European Union internal market tsar Thierry Breton has lauded the announcement of a new €15 billion microchip factory in Dresden, Germany, as dozens of other companies leave the bloc over high operating costs.
The plant will be owned and operated by Taiwanese silicon giant TSMC, the world’s single-largest contract microchip manufacturer.
“This is the culmination of the entire industrial strategy that I have been leading for four years as European Commissioner,” Breton boasted to Luxembourg-based media outlet RTL.
“We have ensured that Europe takes back its destiny in hand and has a production capacity on European-territory microprocessors that we need.”
Breton heralded the announcement of the new factory despite the recent trend of businesses flooding out of Europe to other countries, with many fearful that the bloc is in danger of fully “de-industrialising”.
Germany, once regarded as the EU’s manufacturing heartland, has been at the epicentre of the crisis with many businesses now working to either reduce their footprint in the country or leave entirely due to a wide variety of issues, ranging from high energy prices to a shrinking labour pool.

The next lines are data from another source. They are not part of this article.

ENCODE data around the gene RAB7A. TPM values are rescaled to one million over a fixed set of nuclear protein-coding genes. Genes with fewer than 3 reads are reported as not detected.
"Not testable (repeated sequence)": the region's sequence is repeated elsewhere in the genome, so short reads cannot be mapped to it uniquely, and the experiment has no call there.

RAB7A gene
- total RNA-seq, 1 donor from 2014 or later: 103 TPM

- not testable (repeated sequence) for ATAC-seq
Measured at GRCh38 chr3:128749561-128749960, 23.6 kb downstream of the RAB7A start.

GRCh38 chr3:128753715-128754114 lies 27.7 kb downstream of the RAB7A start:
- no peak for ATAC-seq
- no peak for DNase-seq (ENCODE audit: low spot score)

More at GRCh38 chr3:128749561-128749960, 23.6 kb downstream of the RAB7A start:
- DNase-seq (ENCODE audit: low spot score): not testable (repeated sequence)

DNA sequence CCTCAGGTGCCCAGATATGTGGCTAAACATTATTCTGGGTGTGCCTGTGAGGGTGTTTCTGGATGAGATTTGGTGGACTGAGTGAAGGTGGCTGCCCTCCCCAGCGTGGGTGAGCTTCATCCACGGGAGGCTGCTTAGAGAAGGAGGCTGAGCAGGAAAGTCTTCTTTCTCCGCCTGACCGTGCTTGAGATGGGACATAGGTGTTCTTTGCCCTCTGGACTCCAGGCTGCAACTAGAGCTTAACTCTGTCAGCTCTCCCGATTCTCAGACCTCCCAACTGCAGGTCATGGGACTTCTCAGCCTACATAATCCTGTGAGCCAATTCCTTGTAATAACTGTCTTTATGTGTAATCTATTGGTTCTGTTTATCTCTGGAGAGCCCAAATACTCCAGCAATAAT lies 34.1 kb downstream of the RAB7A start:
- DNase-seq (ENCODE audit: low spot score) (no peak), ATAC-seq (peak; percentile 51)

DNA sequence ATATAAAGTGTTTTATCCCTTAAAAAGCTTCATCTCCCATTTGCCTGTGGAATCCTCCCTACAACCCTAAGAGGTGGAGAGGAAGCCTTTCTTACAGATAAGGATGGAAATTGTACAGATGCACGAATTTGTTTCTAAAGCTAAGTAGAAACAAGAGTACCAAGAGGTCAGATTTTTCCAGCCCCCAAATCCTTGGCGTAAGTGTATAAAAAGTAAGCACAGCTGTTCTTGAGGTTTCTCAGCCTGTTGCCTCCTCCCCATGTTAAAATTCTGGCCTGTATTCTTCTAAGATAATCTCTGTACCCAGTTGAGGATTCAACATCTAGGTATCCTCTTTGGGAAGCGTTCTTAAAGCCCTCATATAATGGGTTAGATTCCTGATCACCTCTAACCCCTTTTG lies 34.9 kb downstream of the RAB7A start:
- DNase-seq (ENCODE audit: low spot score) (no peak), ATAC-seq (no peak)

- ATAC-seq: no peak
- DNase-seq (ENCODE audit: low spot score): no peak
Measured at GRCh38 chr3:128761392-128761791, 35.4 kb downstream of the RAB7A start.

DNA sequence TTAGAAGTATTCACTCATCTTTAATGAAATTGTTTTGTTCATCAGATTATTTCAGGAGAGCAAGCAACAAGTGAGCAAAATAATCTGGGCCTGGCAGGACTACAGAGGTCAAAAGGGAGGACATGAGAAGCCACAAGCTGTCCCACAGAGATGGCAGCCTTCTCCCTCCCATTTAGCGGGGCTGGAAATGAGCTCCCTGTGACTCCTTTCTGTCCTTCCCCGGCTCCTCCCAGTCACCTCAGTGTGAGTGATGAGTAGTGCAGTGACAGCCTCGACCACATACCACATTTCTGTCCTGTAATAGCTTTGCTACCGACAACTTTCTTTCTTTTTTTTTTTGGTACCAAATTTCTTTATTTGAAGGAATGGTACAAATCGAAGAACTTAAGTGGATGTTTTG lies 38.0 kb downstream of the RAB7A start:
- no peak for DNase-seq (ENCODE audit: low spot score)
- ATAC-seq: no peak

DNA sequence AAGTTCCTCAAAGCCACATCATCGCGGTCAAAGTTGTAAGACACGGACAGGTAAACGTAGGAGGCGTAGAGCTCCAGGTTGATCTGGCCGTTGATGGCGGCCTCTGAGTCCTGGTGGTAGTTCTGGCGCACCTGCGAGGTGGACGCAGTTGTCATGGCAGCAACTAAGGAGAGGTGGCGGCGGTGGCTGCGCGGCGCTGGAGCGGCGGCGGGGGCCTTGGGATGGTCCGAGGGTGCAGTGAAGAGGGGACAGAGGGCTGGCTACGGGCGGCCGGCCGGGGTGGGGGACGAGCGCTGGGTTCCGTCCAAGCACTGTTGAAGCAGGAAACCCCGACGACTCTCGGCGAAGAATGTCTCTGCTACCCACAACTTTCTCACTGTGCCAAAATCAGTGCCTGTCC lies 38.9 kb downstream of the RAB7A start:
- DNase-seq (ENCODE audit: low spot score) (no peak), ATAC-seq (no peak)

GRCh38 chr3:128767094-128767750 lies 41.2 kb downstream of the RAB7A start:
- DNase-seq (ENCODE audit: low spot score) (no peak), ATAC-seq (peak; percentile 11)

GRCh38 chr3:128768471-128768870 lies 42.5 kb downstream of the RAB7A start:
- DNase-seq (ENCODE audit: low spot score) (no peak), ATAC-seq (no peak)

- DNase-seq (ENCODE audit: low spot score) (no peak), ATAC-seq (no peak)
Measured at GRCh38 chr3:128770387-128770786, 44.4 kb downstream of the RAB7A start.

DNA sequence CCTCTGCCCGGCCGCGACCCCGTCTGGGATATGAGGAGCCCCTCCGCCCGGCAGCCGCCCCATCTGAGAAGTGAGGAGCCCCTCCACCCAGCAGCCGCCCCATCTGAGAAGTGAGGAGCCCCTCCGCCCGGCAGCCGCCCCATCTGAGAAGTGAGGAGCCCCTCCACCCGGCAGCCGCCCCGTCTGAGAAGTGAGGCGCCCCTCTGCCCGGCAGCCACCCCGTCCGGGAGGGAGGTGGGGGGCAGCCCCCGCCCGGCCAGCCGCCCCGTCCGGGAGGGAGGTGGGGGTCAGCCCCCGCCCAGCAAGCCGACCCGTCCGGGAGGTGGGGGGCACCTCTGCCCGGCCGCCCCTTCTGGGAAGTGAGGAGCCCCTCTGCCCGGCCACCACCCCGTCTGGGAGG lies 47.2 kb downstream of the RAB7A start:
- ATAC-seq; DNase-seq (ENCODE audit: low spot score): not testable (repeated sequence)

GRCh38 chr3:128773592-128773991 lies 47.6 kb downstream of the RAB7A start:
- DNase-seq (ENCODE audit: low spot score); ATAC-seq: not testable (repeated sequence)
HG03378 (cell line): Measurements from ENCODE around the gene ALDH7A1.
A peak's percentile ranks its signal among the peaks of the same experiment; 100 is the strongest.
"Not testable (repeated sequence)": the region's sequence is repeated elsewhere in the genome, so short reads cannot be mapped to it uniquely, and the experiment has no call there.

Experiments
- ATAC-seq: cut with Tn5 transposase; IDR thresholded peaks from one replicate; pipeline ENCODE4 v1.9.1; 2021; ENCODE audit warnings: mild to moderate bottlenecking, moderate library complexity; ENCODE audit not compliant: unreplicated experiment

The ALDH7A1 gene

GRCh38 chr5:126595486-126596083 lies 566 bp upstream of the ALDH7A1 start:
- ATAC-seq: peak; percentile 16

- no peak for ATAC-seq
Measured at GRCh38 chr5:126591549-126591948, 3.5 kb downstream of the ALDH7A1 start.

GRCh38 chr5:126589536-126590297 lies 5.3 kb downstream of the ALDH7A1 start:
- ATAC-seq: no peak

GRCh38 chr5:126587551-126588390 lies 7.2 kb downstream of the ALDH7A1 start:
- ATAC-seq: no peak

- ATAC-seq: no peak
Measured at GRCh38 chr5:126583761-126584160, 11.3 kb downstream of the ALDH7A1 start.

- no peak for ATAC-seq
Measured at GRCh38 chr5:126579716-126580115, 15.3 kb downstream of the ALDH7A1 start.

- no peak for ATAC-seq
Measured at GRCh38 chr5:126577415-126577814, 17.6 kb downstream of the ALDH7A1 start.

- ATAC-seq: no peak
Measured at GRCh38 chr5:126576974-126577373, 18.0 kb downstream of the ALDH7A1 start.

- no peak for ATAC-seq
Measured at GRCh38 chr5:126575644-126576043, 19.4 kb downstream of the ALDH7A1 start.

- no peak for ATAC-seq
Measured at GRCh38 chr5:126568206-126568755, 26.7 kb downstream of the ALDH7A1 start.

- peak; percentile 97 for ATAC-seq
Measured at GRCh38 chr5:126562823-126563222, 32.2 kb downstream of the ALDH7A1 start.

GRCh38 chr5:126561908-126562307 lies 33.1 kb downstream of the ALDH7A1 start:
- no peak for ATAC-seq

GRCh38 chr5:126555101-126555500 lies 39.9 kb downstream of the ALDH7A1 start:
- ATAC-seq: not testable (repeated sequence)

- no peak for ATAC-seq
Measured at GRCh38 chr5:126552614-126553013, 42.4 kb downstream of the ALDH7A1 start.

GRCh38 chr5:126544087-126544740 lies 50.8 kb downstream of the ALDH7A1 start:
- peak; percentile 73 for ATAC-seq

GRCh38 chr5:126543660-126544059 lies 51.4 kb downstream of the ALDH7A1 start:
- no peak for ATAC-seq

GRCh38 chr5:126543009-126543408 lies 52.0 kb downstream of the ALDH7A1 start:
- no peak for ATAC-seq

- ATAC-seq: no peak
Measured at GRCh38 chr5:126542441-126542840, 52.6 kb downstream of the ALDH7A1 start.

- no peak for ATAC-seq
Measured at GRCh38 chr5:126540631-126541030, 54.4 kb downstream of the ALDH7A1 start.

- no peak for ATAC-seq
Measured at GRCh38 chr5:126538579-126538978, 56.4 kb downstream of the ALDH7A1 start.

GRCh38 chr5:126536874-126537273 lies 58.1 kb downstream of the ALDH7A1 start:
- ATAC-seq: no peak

Problems with the European energy supply have also been a major deterrent within the bloc, with numerous companies being forced to shut across the continent due to the spiralling cost of electricity and gas.
Efforts by both China and the United States to attract promising operations away from the continent have so far proven successful, with the Biden administration’s Inflation Reduction Act (IRA) especially enticing EU corporations jump ship across the Atlantic.
Under the initiative, US taxpayers are granted major tax breaks on certain goods – including cars – so long as the final step in their production is completed in North America.
“The conditions of the IRA are so attractive that Europe risks to lose the race for billions of investments that will be decided in the coming months and years,” one board member of Volkswagen recently remarked, expressing concern that the EU is now “more and more lagging behind”.
The European Union’s censorious Digital Services Act is compatible with freedom of speech, European Commissioner for Internal Market Thierry Breton has stated. https://t.co/spBwhZgL2g
— Brussels Signal (@brusselssignal) July 28, 2023